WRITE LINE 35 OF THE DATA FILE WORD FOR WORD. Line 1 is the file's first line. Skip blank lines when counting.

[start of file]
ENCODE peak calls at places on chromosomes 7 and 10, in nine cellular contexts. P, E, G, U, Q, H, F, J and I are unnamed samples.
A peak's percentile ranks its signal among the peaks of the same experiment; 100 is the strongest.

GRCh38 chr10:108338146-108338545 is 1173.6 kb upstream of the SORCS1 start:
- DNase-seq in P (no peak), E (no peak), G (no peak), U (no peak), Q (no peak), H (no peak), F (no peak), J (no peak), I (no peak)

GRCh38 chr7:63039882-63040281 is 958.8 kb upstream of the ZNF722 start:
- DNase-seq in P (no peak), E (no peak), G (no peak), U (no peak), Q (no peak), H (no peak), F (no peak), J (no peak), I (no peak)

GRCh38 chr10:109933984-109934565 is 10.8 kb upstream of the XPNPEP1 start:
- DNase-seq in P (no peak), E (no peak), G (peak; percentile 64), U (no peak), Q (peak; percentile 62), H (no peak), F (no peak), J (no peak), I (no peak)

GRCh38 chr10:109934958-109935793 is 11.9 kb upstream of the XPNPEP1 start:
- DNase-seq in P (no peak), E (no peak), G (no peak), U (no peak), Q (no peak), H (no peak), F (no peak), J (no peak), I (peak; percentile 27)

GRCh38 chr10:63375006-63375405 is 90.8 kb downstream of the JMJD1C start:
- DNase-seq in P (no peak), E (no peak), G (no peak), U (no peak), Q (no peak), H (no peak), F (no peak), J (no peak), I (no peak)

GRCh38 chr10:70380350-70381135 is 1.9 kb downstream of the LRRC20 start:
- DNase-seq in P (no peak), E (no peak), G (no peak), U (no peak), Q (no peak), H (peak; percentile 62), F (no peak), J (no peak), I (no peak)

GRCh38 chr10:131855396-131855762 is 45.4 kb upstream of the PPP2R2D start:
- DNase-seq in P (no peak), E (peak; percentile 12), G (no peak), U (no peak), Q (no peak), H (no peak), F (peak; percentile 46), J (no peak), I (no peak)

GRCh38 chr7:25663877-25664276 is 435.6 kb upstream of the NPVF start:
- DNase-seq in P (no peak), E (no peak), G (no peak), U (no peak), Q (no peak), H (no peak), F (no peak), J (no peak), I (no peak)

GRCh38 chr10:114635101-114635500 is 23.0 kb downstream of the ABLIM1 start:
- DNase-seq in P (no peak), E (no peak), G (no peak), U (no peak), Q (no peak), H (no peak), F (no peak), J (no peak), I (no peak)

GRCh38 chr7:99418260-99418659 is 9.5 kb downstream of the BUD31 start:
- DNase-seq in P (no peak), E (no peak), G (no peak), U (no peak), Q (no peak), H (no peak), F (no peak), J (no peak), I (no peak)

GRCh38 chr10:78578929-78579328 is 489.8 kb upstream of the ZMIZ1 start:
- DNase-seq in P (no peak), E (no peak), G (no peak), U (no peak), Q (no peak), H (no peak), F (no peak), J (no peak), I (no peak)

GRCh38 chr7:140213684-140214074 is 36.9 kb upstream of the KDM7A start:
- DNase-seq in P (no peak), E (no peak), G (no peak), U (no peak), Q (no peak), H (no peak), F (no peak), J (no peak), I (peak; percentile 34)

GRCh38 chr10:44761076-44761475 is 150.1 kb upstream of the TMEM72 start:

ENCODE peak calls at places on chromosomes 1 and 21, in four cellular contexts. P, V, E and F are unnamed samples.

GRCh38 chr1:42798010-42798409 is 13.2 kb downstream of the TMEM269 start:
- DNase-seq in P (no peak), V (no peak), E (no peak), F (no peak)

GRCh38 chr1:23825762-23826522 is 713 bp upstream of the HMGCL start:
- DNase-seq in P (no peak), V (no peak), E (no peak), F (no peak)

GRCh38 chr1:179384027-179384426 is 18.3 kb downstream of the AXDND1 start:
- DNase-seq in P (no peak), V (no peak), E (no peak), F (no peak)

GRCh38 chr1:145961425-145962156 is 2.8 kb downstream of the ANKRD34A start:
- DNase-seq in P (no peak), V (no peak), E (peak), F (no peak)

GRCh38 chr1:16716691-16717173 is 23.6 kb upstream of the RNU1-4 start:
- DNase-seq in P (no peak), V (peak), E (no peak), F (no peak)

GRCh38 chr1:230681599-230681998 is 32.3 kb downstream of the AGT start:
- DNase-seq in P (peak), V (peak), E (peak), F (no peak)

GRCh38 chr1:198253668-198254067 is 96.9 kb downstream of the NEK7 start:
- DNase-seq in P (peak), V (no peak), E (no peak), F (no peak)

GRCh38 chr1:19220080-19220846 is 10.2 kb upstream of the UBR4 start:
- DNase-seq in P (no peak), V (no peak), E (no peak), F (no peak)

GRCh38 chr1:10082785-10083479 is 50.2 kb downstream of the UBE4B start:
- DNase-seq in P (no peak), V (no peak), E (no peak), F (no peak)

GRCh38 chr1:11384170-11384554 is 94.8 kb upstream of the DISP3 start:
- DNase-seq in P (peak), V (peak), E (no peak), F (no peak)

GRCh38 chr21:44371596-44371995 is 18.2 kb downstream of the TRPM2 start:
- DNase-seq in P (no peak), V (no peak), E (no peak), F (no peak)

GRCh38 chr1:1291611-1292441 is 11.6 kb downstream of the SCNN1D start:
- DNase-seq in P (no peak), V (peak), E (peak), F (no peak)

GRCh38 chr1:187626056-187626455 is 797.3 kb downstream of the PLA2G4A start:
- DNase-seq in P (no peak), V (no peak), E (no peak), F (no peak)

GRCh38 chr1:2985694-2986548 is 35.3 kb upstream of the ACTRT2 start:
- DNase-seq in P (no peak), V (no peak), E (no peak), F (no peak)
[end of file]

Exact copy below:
GRCh38 chr1:145961425-145962156 is 2.8 kb downstream of the ANKRD34A start: